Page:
Local Police Collecting DNA Samples from Innocent Citizens

Collecting DNA and creating databases is a growing trend among local police departments all over the country. While it’s common to take DNA samples from convicted criminals, that information is usually stored in a national database, which local police can’t access. Since DNA collection technology has gotten cheaper, police across all 50 states are now creating their own databases for other police to access for reasons that remain unclear.

Most of the DNA collected does not belong to criminals or those suspected of crimes, which raises ethical issues.

Why Local Police Are Allowed to Store DNA

These DNA databases are separate from CODIS, the national DNA database used by the FBI. A Boston University Law Review article published in 2015 noted that local databases aren’t subject to the same federal laws and regulations as CODIS. Local DNA databases store DNA that is voluntarily given, as opposed to the CODIS. When citizens allow police to take their DNA, they waive certain privacy rights.

Strict limitations govern national DNA databases, but these laws do not extend to local police collections.The samples added to local databases may be incomplete. Lower standards for local DNA databases could lead to meaningless or coincidental matches. Additionally, since police can use discretion when deciding who to approach for DNA samples, concerns about racial and socio-economic profiling arise.

Problems With Local DNA Databases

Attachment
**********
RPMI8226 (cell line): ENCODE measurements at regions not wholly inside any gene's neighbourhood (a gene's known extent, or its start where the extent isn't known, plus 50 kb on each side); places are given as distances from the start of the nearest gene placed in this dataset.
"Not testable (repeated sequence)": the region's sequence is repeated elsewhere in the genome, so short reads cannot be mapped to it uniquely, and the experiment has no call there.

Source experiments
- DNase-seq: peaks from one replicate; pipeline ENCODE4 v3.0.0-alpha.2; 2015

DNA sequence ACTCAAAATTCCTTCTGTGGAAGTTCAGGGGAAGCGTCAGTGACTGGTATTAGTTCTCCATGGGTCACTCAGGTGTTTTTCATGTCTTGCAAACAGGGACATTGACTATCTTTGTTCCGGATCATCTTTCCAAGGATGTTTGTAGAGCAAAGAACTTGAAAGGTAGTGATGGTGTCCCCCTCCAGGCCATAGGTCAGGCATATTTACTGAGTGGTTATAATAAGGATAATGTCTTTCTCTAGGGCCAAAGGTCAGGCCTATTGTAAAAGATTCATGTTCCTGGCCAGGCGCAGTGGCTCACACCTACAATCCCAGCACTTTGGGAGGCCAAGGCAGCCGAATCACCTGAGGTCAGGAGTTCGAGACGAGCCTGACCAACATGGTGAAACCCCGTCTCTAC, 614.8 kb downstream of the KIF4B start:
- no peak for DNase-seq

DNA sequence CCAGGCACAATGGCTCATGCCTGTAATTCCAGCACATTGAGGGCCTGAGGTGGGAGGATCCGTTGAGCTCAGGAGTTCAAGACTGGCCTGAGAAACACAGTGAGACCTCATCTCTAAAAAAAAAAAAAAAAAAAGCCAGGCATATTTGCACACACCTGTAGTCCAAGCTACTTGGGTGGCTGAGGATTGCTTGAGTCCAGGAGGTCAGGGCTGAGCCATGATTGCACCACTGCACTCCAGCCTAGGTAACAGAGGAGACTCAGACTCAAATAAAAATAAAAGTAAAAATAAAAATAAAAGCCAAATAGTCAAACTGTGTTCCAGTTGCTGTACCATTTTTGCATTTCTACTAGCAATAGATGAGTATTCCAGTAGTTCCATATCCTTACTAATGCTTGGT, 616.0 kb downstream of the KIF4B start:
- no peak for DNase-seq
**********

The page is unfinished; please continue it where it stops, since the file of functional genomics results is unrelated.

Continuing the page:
University of Arizona law professor Jason Kreag stated that this type of local surveillance is a threat to civilian privacy and dignity, exacerbating the problem of racial inequality in the criminal justice system. He added that it undermines the legitimacy of law enforcement.

While it is a common practice to take DNA samples of convicted felons, samples from suspects who have merely been arrested is a developing trend. Police are also asking people at traffic stops to voluntarily provide DNA. There is a reasonable fear that a person may be taken in by police for questioning if they are randomly stopped, based on a DNA sample.

Supreme Court Rules on DNA Samples

In 2013, The Supreme Court ruled that police are allowed to take DNA samples from individuals who have been arrested for serious crimes, even if they were not convicted. The Supreme Court ruling was 5–4, and Justice Antonin Scalia claimed that DNA could be entered into a database even if they are arrested for no reason. However, the ruling didn’t explain the term “serious offense.”

Possible Outcomes

There’s a significant concern that police will misuse DNA collections. Collecting DNA from the population is a very new tactic, and laws have yet to be written to protect citizens’ privacy rights.

DNA has helped law enforcement agencies all over the world solve some of history’s most heinous crimes; however, innocent citizens should be aware of the growing practice and protect their privacy. It may be intimidating to refuse to provide a law enforcement officer with a DNA sample he requested; however, citizens have the right to say “no.”

If you have been unjustly linked to a crime, reach out to the Orlando criminal defense lawyers of the Umansky Law Firm. Our attorneys have 100 years of combined experience protecting our clients’ rights at each step of the judicial process. Call 407-228-3838 or contact us online for a free consultation.